The U.S. Army has cleared American soldiers in the death of an Italian agent in Iraq and recommended no disciplinary action following an investigation, according to a report released Saturday.

"This was a tragic accident," investigating officer Brig. Gen. Peter Vangjel (search) said in a statement expressing "deepest sympathies" to the agent's family.

Nicola Calipari (search) was mistakenly shot to death on March 4 soon after he had secured the release of Italian journalist Giuliana Sgrena (search) from Iraqi militants who had held her hostage for a month. U.S. soldiers fired on the Italians' vehicle as it approached a U.S. checkpoint near Baghdad's airport. Sgrena and another Italian agent were wounded.

The U.S. investigation concluded that the vehicle had failed to reduce speed as it approached the checkpoint and said the soldiers who fired at it acted in accordance with the rules of engagement.

U.S. and Italian experts had worked for over a month on a joint investigation into the killing, which sparked outrage in Italy and irritated relations with Washington. But from the start, testimony from the two survivors clashed with the U.S. military's account.

Italian and the United States said Friday they had failed to agree on the circumstances of the shooting and the case had been referred to respective national authorities. Italy has launched a criminal inquiry into Calipari's death.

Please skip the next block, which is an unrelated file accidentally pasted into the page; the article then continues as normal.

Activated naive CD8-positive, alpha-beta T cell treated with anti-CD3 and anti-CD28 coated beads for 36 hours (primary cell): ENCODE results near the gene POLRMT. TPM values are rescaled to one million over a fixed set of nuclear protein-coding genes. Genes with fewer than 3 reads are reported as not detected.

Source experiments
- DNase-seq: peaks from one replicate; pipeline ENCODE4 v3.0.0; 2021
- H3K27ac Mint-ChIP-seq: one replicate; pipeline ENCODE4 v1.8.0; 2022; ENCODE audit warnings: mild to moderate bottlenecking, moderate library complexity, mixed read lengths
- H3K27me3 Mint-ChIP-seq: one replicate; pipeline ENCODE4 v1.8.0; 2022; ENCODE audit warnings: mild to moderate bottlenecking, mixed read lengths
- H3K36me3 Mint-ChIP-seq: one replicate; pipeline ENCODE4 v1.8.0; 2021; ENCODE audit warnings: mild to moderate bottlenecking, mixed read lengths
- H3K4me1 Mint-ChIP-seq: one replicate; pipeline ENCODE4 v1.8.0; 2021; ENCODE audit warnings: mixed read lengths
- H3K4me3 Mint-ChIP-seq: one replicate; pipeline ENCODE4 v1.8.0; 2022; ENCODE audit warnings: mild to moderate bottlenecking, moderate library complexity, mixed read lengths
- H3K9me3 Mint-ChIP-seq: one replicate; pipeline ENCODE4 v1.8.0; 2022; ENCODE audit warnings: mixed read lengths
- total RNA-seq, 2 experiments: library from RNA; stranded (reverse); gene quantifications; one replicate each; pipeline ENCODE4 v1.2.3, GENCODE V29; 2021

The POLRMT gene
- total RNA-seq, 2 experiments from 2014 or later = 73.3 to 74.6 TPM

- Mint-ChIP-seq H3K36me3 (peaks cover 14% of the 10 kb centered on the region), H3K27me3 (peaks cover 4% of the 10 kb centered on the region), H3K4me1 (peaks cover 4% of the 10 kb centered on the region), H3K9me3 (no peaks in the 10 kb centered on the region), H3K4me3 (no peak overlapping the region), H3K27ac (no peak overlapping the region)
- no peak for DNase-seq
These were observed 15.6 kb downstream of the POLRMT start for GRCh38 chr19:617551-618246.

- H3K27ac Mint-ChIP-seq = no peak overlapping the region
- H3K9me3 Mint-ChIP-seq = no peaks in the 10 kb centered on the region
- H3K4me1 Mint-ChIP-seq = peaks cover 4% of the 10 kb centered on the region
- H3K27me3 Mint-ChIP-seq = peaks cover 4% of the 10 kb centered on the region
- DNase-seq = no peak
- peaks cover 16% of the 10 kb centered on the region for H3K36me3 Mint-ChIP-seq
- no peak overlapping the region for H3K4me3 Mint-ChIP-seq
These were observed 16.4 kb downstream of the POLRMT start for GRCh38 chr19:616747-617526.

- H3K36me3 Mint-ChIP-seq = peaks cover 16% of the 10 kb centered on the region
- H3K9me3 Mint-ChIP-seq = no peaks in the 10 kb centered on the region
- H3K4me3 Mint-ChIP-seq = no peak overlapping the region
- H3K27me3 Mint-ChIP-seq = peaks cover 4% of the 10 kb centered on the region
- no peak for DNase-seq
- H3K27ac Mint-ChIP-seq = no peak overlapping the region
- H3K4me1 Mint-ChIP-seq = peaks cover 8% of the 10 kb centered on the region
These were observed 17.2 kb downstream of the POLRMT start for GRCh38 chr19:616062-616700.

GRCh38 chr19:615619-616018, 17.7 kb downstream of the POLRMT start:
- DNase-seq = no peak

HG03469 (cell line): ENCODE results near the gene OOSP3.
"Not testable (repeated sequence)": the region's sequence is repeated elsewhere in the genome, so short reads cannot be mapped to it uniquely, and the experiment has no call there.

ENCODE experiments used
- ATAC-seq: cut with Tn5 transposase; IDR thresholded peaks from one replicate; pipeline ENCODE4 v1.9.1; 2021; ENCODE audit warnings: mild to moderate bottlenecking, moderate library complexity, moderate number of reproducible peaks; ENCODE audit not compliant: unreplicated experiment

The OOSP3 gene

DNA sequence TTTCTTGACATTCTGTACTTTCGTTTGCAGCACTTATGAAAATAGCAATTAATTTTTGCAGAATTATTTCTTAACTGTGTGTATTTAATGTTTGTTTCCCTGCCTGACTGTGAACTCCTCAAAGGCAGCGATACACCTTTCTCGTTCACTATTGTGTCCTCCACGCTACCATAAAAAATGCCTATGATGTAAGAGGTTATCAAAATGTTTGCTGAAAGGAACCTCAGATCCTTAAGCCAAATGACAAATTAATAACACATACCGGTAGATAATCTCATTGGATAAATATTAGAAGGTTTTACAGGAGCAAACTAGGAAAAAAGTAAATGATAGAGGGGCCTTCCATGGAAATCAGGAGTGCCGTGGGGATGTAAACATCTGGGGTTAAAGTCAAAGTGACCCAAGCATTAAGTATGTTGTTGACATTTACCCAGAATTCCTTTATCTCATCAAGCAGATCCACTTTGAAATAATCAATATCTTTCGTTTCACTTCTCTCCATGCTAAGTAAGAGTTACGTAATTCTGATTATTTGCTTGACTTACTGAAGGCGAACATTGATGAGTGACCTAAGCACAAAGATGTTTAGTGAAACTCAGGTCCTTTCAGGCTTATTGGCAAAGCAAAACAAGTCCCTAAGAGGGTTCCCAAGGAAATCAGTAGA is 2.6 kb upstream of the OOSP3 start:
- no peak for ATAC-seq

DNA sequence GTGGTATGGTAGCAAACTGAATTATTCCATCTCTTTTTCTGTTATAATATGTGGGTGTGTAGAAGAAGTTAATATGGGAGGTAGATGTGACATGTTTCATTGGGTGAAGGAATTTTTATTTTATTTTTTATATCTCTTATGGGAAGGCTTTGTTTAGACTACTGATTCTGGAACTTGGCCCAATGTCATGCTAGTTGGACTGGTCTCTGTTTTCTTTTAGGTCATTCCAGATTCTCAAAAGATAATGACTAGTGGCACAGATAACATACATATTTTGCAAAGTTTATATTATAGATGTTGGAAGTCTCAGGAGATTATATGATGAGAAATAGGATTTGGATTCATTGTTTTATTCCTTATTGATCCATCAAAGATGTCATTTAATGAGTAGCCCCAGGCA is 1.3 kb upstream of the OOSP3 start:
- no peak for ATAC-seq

"Out of a dutiful homage to Calipari, and out of an indispensable national dignity that a government must have, the Italian government could not have been asked to sign off on reconstruction of the facts that as far as we know does not correspond to what happened that night," Italian Foreign Minister Gianfranco Fini said Friday.

The Americans maintain that soldiers fired warning shots in the air, then shot at the engine block because the car was speeding. The survivors insist they saw the beam of a warning light virtually at the same time gunfire broke out. The surviving intelligence agent has also testified he was driving slowly.

Premier Silvio Berlusconi, a staunch U.S. ally, said he intends to speak to President Bush about Calipari's death, the ANSA news agency reported Saturday. He also said "the reasons for our friendship are unquestionable" and the presence of coalition troops in Iraq remained "fundamental to further spread democracy in the world."